If you ever play me in Pong, you will win. Atari’s simple 1972 game is like Dark Souls-level hard to me; I’ve no idea how anyone can react that fast. But, finally, there might be a version of the game with a screen wide enough that I’d have time to respond. It’s currently located in the UK in a pretty neat and unique museum. Lucky for the rest of us that don’t live there, we can watch it work on the internet.
This Museum Is (Not) Obsolete is a museum in Ramsgate, UK dedicated to quirky and outdated tech of various kinds. It’s curated by musician Sam James Battle, also known as Look Mum No Computer, as his music typically involves DIY analog synths and sequencers that don’t use an actual computer or digital audio workstation (as the DAW-bound musician that I am, I’m quite envious). Battle has messed with his fair share of gaming gear as well, including an enormous instrument made up of over a dozen Game Boys, and a synthesizer using a Sega Mega Drive. But one of his latest projects is more focused on playing games than playing music with things that are meant to play games. Behold, Long Pong Deluxe:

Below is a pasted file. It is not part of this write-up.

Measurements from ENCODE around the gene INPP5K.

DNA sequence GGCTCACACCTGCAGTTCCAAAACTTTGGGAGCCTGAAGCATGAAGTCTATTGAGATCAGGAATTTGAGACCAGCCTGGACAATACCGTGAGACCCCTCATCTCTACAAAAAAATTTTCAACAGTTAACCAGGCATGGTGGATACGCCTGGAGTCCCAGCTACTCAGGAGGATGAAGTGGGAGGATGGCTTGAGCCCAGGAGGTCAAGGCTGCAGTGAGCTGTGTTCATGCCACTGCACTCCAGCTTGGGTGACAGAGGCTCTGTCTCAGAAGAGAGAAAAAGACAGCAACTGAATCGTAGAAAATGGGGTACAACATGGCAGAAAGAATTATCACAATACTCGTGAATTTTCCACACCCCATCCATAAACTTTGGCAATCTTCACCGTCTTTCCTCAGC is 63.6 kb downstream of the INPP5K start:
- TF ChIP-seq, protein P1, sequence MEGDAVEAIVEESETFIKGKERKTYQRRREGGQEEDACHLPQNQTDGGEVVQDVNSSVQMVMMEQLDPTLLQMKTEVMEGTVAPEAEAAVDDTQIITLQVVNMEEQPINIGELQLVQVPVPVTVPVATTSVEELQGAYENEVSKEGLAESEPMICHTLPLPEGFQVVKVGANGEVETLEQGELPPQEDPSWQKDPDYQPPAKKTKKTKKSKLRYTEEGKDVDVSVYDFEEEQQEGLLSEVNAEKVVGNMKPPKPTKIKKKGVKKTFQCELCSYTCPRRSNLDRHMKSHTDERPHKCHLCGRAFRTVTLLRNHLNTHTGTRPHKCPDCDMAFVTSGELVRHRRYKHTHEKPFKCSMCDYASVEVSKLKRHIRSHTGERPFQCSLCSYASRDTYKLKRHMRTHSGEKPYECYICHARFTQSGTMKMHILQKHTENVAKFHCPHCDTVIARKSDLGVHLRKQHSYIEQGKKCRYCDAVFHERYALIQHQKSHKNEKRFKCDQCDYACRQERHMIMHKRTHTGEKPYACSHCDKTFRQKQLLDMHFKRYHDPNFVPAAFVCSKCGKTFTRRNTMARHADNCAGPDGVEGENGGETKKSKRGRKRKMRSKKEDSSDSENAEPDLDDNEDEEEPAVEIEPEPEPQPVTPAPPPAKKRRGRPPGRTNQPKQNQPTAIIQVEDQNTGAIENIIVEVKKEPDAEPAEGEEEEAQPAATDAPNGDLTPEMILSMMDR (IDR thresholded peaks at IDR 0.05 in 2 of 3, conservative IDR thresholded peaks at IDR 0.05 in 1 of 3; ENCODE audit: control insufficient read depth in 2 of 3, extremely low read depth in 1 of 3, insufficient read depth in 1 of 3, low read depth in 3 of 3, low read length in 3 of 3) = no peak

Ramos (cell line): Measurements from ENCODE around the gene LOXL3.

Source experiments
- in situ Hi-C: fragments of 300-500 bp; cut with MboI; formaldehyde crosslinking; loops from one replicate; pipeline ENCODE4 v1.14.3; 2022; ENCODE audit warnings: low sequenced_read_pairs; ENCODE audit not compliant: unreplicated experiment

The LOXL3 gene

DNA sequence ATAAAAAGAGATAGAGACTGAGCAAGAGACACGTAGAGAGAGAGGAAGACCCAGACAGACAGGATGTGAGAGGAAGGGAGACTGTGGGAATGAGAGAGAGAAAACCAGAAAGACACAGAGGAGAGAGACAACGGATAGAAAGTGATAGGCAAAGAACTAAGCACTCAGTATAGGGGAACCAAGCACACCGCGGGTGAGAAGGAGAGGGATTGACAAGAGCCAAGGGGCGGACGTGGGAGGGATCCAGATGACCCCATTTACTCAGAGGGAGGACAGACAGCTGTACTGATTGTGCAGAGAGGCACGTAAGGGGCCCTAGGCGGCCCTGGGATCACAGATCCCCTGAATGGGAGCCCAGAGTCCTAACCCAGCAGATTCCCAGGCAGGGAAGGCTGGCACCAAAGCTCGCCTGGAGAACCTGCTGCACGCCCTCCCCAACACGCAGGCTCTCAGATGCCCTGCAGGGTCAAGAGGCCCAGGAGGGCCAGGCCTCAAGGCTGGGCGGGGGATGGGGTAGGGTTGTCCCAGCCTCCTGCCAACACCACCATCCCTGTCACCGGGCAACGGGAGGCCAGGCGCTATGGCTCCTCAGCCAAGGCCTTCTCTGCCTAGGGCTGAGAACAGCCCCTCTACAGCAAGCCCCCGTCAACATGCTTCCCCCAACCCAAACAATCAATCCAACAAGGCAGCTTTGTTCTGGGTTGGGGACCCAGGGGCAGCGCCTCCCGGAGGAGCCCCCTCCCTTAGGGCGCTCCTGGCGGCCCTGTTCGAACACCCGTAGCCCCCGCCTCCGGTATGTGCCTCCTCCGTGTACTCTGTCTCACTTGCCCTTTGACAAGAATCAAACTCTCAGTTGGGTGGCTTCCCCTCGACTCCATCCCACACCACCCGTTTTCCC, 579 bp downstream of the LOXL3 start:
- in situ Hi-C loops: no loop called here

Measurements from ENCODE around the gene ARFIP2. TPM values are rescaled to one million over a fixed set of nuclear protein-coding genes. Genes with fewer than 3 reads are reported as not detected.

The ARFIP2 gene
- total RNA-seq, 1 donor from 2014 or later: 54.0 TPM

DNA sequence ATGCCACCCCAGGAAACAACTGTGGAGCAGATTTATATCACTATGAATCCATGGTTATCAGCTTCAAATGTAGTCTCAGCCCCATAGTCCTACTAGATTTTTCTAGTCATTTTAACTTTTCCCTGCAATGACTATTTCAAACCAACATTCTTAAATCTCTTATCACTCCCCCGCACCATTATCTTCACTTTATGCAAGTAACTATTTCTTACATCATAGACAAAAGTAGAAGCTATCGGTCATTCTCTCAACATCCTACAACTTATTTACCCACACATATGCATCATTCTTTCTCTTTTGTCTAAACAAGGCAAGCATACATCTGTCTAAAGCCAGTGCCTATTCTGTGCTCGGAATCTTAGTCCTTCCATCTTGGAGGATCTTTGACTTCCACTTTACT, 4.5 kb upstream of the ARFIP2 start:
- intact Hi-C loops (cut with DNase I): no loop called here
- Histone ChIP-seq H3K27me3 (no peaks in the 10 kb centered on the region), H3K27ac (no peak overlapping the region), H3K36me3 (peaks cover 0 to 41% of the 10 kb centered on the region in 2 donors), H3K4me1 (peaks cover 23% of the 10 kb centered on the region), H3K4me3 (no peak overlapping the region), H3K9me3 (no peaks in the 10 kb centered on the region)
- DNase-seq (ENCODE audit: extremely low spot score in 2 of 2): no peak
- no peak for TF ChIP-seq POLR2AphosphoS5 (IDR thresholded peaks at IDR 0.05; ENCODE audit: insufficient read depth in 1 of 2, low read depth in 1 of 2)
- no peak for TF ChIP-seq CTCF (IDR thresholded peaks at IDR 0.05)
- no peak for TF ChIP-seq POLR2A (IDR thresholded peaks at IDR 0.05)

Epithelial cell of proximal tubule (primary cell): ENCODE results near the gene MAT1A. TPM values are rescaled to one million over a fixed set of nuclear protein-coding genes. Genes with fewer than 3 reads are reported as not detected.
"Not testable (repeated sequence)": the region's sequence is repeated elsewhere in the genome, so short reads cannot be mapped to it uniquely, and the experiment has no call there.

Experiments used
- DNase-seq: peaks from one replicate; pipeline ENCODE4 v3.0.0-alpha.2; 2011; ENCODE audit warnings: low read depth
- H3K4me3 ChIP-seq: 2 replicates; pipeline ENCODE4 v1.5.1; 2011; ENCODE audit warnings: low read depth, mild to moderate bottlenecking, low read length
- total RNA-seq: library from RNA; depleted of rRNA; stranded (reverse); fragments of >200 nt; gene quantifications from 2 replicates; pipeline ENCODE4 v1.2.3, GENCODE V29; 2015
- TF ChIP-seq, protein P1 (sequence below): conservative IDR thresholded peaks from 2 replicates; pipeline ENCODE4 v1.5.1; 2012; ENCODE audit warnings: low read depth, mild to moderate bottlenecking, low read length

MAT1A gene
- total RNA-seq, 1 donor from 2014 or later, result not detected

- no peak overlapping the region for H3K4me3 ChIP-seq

Battle enlisted the help of coder Chris Riggs and a few others to do the actual coding for Long Pong as, in Battle’s own words, he’s “not codely endowed.” The screen is made up of what looks like 20 individual LED matrix displays, each using a Raspberry Pi as the brain.
But perhaps what’s most impressive is that, since Riggs is based here in the States while the Long Pong project was built and housed in the UK, the Raspberry Pi units were programmed over the internet, with Riggs checking the results through a Discord video chat.
Long Pong doesn’t just play Pong, either. The big screen also plays some other retro games like Breakout and Space Invaders—or, as Look Mum No Computer said “Spaaaaaaaaace Invaaaaaaders, cause it’s really long.” The screen also visualizes waveforms based on sound created in the room.